She decided to go on this trip because some close friends from the Ignatius Volunteer Corps invited her. Many are now retired.

For Louise, 68, the pilgrimage would be a great way to spend a month with them.

"My hope was to increase my connection with my Creator and develop a greater sense of spirituality," she said.

Twenty-five joined the 30-day walk. She was in a group of 15 who started at the beginning. Another 10 joined halfway.

While many knew each other from JVC, some had no connection with it. "It didn't matter if we knew each other beforehand. When we were walking with people every day, we got to know them," said Louise, who appreciated the community that formed.

Everyone walked at a different pace, so people walked with different people each day. They walked six to 18 miles a day. The group usually started walking at 7:30 or 8 a.m.

Midday, they ate sack lunches or stopped in a village to eat there. Father Jose Luis Iriberri, SJ, their priest and guide, "knew some good spots," she said.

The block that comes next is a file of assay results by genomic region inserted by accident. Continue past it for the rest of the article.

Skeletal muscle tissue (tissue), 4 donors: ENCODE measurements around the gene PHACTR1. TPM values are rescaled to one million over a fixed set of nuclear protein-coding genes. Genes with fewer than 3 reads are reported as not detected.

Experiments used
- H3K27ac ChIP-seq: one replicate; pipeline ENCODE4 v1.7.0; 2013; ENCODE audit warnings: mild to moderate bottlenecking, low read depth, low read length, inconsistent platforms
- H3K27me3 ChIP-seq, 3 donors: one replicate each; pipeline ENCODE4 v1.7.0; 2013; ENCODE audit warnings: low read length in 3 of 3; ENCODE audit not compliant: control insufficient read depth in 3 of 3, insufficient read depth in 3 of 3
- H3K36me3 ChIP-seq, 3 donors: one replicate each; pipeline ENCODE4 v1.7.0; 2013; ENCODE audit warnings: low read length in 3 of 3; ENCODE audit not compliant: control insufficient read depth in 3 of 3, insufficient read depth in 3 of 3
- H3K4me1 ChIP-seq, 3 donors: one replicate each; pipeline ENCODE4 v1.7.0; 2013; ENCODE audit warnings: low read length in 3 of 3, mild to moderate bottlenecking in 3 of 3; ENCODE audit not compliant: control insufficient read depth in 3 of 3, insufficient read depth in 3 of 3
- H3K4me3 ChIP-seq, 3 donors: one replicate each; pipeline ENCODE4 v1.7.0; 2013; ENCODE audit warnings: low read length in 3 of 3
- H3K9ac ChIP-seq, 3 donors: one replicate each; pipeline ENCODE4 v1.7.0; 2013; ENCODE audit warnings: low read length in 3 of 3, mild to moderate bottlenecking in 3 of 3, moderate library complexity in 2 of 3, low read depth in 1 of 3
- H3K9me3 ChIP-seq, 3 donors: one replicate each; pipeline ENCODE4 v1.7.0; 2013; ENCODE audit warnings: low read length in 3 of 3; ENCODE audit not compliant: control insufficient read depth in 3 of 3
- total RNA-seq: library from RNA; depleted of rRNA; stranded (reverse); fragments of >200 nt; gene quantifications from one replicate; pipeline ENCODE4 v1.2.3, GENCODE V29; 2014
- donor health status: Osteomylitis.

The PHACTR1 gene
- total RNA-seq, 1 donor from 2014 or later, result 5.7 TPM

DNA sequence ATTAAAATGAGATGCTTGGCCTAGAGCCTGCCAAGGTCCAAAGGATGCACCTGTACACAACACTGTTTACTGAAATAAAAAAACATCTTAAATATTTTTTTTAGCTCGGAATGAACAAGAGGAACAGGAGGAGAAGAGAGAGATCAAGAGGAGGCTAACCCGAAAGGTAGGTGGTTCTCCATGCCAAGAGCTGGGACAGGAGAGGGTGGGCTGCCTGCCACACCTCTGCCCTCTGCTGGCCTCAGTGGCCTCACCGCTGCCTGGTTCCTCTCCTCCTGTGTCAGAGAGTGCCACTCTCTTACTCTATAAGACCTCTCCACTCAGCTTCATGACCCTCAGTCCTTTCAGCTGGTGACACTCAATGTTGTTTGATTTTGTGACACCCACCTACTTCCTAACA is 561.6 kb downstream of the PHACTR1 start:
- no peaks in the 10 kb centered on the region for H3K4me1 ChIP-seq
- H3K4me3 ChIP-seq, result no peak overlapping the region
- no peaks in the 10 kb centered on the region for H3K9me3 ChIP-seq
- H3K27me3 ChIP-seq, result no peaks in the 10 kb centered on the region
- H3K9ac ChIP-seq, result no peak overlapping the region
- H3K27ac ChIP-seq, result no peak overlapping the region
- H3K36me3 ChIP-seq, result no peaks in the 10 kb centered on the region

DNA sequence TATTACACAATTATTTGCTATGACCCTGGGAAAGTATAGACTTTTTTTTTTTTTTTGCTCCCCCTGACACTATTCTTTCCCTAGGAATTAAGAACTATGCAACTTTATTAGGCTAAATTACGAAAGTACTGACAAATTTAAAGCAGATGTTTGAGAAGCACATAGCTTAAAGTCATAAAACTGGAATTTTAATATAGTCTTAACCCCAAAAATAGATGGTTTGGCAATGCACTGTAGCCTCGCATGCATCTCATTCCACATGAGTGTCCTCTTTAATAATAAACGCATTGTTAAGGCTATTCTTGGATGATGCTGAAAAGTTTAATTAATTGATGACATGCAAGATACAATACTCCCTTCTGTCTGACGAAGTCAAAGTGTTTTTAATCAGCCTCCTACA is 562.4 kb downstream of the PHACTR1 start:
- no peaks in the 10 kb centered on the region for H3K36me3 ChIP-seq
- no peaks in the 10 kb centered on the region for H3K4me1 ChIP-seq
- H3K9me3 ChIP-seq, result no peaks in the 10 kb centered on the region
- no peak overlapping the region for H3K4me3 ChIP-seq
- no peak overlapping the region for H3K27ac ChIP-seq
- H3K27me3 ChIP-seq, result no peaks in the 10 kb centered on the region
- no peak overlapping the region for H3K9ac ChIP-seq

When the group walked through towns, they often explored local churches with Fr. Jose. Louise said traveling with him often felt like being with a "VIP Catholic," because he had keys to many churches.

She appreciated exploring the churches and noticing how they differ from U.S. churches. Devotion to Mary is part of the Spanish Catholic experience. Often Mary is the centerpiece at the altar, rather than the dying Christ on the cross as in most U.S. Catholic churches.

For Louise, that was a hopeful, positive church experience.

Fr. Jose knew the history of Spain. He explained that the Spanish Civil War involved fighting between two of the largest groups in Spain. Many churches were bombed. In some, he showed them remnants of the war.

Louise appreciated exploring both the historical and religious aspects of Spain.

A highlight was staying at Montserrat, a Benedictine monastery founded in the 1400s. It is surrounded by mountains that look like people.

"It houses a famous Black Madonna in Europe," Louise said. "Our group had a private viewing of the Black Madonna. It was a powerful, holy experience."

After walking all day, the group often wouldn't arrive at their night location until 6 p.m. They would shower, then eat dinner, go to bed around 10 p.m. only to wake up and walk again.

"Each morning, we walked in silence for two hours after a reflective prayer led by Fr. Jose," she said. "I soaked in the countryside, churches and cultures along the way."

Louise found the schedule challenging and exhausting. The weather was sunny and the temperature 75 to 80 degrees for most of the trip, even though it was fall.